Perhaps as a teenager with nothing better to do I would have persevered, but definitely not now. Do bear that in mind should you fancy giving this game a whirl.

Nevertheless, it does raise interesting issues from the standpoint of social theory and video games. A number of papers in the edited collection, Dungeons, Dragons, and Denizens: The Digital Role-Playing Game link the character attribute/levelling system to neoliberal subjectivity. It's easy to see why. In all RPGs, characters are acquisitive. Progress in Shining in the Darkness or something more up to date like Dragon Age III is contingent upon gaining experience and finding/buying better kit so you stand more of a chance next time you go out into the wild. The analogy with the self-expansion of capital is obvious. Enemies aren't obstacles, they are resources (albeit hazardous ones) that are utterly necessary for you to transform into the stuff that makes you more powerful.

While true, there are limits on neoliberal sensibilities in the case of Shining in the Darkness. To be acquisitive in some way is a necessary condition of neoliberal subjects, but is not sufficient by itself. Otherwise we're getting into the territory of claiming the Spanish Conquistadors as prototypical, as directs forebears to our contemporary ways of individual being. Bound up with neoliberal sensibilities is entrepreneurship. And here, in this game there is next to no scope for that. As a grind quest of kill monsters, heal, kill monsters, heal, there is little opportunity to take risks. By that, I mean doing something other than dawdle about dungeons and opening every chest you find. There is some experimentation when Pyra, the Elven magic user joins your party. You are invited to try out her different spells in battle, and any new ones that come along as she starts levelling up, but that it is. There is no opportunity for entrepreneurship, of testing out new things in which reward might end up outweighing the risk.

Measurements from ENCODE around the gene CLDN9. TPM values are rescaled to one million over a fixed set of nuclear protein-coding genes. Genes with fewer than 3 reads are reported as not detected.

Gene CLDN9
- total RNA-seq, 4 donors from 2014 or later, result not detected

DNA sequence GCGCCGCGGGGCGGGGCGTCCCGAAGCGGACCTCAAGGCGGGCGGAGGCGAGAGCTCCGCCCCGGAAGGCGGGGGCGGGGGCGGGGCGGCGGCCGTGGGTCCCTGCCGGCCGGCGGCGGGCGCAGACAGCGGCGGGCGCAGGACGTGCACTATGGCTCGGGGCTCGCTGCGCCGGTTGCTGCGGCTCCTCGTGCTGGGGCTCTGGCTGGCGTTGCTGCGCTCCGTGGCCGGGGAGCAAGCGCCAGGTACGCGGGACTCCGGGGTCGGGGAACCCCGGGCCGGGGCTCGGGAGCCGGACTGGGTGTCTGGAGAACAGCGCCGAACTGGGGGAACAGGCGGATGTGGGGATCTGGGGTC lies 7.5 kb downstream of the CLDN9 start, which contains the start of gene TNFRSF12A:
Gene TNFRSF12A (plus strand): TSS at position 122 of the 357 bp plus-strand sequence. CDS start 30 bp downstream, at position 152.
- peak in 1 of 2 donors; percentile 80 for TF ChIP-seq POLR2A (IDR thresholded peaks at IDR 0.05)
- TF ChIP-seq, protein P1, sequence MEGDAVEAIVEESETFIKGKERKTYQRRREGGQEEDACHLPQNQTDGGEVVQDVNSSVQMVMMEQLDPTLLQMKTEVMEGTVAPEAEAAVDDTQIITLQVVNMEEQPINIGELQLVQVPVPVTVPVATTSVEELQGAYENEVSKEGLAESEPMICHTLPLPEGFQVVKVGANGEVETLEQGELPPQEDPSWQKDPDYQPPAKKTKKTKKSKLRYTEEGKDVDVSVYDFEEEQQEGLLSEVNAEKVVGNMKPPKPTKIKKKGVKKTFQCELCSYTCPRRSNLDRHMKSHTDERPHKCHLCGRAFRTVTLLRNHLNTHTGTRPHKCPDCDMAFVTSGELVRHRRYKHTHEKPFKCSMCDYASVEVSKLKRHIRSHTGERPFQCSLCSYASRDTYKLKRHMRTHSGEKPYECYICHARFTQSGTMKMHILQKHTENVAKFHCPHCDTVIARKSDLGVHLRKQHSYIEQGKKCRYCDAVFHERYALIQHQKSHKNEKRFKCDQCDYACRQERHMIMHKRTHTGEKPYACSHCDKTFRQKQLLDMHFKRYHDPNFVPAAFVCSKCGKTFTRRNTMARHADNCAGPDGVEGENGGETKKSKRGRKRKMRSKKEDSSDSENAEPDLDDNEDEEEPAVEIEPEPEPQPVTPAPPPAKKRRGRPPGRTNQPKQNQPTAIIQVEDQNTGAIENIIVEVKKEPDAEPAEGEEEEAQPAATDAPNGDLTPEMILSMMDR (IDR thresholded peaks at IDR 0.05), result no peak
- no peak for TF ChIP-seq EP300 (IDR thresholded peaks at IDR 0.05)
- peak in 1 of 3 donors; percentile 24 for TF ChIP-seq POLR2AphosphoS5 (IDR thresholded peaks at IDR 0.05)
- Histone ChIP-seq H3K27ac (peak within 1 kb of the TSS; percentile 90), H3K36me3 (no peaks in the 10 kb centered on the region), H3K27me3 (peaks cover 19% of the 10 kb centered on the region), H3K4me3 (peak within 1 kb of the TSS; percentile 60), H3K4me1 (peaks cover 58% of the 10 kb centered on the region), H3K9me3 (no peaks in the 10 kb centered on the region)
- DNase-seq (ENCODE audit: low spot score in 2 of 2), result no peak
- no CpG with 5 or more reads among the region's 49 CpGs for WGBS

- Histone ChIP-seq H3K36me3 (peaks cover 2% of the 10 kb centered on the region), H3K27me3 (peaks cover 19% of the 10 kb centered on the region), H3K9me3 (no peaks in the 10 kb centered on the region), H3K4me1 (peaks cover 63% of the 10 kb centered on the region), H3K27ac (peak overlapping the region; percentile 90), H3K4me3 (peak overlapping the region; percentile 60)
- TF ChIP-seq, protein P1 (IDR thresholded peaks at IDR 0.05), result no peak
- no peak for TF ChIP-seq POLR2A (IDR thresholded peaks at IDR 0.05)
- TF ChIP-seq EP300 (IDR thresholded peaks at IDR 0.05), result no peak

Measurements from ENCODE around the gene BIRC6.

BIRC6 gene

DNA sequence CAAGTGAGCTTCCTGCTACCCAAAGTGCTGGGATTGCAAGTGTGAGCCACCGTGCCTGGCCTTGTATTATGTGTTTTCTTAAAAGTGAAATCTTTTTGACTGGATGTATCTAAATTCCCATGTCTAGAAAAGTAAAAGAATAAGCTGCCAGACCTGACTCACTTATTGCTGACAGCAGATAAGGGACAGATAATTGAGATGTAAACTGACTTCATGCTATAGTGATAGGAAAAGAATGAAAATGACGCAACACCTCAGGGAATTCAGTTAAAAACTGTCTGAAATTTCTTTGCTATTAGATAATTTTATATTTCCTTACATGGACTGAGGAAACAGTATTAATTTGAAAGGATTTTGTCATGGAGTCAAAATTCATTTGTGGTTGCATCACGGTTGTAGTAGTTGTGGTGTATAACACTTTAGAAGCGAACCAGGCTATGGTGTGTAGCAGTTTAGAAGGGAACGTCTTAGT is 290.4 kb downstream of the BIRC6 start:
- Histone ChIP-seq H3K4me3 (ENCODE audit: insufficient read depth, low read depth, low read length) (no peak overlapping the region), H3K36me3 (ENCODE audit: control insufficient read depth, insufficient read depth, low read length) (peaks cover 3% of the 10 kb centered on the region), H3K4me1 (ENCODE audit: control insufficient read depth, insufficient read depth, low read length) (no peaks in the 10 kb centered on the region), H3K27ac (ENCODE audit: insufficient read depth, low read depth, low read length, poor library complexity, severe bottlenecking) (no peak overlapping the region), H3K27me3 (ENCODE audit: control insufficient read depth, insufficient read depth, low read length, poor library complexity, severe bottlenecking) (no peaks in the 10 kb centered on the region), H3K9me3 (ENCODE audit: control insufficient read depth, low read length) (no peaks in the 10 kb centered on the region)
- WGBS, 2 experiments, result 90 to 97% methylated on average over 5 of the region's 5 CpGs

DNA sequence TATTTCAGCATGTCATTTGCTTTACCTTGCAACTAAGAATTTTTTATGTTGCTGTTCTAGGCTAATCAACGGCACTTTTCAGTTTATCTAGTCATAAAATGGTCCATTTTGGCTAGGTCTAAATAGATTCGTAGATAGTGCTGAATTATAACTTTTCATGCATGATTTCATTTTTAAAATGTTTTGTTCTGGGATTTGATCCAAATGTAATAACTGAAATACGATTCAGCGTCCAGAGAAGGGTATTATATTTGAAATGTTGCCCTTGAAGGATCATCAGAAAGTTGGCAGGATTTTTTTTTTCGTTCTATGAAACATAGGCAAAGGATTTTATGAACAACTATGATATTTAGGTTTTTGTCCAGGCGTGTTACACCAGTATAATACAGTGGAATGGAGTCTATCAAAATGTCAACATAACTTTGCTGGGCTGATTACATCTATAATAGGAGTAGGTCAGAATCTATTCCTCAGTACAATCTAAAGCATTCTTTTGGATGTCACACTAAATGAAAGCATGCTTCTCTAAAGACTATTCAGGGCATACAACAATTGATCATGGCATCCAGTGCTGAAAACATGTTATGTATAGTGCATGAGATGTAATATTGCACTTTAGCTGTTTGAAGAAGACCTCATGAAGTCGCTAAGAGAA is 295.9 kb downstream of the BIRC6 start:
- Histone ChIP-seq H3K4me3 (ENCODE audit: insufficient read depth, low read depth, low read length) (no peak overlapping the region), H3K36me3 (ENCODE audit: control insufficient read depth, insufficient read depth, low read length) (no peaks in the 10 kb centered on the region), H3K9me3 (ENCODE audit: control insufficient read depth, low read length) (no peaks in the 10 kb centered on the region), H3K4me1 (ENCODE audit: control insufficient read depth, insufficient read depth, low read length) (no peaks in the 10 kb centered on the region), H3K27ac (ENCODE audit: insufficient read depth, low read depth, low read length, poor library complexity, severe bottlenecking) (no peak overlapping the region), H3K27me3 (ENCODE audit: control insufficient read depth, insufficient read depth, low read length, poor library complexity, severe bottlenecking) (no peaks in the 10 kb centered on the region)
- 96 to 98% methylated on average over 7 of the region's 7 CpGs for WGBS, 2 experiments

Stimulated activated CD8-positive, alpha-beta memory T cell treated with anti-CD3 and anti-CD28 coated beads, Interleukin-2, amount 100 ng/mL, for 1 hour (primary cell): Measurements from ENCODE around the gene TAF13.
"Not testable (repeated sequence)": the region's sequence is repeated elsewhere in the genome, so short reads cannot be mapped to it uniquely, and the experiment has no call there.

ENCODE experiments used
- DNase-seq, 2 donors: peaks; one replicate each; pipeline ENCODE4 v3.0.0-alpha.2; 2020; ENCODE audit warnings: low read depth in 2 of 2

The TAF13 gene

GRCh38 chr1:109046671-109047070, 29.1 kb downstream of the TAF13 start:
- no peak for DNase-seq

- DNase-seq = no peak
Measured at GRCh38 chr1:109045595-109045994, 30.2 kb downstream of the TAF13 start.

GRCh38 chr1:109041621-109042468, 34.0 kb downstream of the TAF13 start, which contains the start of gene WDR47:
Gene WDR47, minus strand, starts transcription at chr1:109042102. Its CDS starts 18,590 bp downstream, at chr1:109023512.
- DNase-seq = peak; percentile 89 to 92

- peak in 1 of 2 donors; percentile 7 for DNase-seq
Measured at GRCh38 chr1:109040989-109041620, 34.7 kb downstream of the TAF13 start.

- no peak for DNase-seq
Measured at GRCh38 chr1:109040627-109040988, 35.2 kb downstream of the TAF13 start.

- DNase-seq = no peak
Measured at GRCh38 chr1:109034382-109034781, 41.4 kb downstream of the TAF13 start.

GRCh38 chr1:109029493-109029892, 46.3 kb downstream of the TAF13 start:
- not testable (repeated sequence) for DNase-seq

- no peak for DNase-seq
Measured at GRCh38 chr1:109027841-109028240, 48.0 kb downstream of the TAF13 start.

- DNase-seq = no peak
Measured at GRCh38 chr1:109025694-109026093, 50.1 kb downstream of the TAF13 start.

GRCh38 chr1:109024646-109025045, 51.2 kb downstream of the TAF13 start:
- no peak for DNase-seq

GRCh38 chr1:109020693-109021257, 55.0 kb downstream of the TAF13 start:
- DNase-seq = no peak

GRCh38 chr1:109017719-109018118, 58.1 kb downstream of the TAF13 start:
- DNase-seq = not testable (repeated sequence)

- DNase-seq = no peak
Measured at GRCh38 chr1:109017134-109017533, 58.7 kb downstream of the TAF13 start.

For Western and Japanese cultures now habituated to and exhorted to "do" entrepreneurship, it's small wonder that most people approaching Shining in the Darkness for the first time will find the game a complete chore. Engaging in never ending battles as you (very) slowly accumulate XP and money is too much like work because it's pretty much exactly the same as work for the vast majority of people. It's dull, it's demanding, it's repetitive, it's the trudge of having to accumulate to survive rather than thrive. At least for most of the game. In so doing, its plodding qualities stand much closer to the lived realities of the neoliberal workplace than the neoliberal designs for life disseminated by our institutions, discourses, and cultural artefacts. And in so doing, it suggests that a bit more care should be taken if folks interested in the sociological investigation and interpretation of video games are keen to draw analogies between digital game subjectivity and that abroad in real life.